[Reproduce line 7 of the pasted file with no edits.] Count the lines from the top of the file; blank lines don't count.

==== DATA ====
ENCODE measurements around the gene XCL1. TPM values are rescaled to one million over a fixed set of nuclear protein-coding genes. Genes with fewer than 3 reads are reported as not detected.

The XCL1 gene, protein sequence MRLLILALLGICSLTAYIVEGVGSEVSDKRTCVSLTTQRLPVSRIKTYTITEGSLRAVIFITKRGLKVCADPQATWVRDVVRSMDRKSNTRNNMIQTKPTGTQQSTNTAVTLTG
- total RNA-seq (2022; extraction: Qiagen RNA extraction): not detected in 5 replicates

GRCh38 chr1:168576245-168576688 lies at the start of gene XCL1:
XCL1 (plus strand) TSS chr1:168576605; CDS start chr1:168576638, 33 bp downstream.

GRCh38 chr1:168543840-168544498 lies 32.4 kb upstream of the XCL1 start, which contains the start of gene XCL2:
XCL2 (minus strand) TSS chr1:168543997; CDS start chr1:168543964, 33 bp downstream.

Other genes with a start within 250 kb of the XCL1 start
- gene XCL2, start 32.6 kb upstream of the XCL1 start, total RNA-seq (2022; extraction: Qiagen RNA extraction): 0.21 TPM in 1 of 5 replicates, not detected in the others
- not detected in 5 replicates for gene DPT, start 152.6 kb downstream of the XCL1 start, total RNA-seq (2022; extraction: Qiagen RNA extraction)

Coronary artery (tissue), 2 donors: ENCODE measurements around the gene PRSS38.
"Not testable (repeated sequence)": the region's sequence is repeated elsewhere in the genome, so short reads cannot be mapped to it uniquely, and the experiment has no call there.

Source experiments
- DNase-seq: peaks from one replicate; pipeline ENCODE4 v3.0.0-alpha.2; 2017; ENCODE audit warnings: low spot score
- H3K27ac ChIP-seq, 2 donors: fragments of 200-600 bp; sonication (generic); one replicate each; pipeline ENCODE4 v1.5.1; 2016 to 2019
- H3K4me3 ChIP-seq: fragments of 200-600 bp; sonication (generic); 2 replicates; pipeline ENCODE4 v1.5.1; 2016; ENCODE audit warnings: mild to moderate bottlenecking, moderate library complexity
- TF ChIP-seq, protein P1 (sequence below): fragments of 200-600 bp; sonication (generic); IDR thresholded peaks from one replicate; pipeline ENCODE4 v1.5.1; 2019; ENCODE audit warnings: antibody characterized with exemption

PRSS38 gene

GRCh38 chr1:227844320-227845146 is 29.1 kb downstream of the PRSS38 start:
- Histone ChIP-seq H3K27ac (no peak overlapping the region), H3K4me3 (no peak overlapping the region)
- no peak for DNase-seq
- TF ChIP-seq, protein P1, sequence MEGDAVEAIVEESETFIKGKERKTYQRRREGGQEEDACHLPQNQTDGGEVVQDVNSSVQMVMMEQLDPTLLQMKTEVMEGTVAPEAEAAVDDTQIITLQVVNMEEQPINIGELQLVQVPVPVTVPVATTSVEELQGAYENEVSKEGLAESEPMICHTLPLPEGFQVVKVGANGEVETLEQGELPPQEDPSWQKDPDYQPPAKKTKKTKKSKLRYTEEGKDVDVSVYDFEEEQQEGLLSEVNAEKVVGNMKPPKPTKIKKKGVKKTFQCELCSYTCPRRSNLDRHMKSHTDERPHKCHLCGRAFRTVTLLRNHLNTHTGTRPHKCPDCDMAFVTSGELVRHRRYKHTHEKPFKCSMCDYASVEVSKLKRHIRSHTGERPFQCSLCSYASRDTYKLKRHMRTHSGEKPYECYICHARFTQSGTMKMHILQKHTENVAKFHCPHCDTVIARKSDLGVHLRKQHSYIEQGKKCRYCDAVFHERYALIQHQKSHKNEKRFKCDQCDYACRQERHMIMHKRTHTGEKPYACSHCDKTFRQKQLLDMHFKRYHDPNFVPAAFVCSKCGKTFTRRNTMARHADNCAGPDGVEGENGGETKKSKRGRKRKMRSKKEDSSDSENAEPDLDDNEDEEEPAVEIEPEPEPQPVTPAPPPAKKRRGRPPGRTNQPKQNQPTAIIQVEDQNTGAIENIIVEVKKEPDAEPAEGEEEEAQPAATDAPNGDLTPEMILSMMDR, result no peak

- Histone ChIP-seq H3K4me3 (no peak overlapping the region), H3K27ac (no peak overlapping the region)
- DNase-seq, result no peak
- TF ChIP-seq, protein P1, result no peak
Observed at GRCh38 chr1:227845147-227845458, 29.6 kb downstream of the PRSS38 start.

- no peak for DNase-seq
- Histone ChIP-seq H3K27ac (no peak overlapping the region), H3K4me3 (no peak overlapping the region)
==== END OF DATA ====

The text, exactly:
XCL2 (minus strand) TSS chr1:168543997; CDS start chr1:168543964, 33 bp downstream.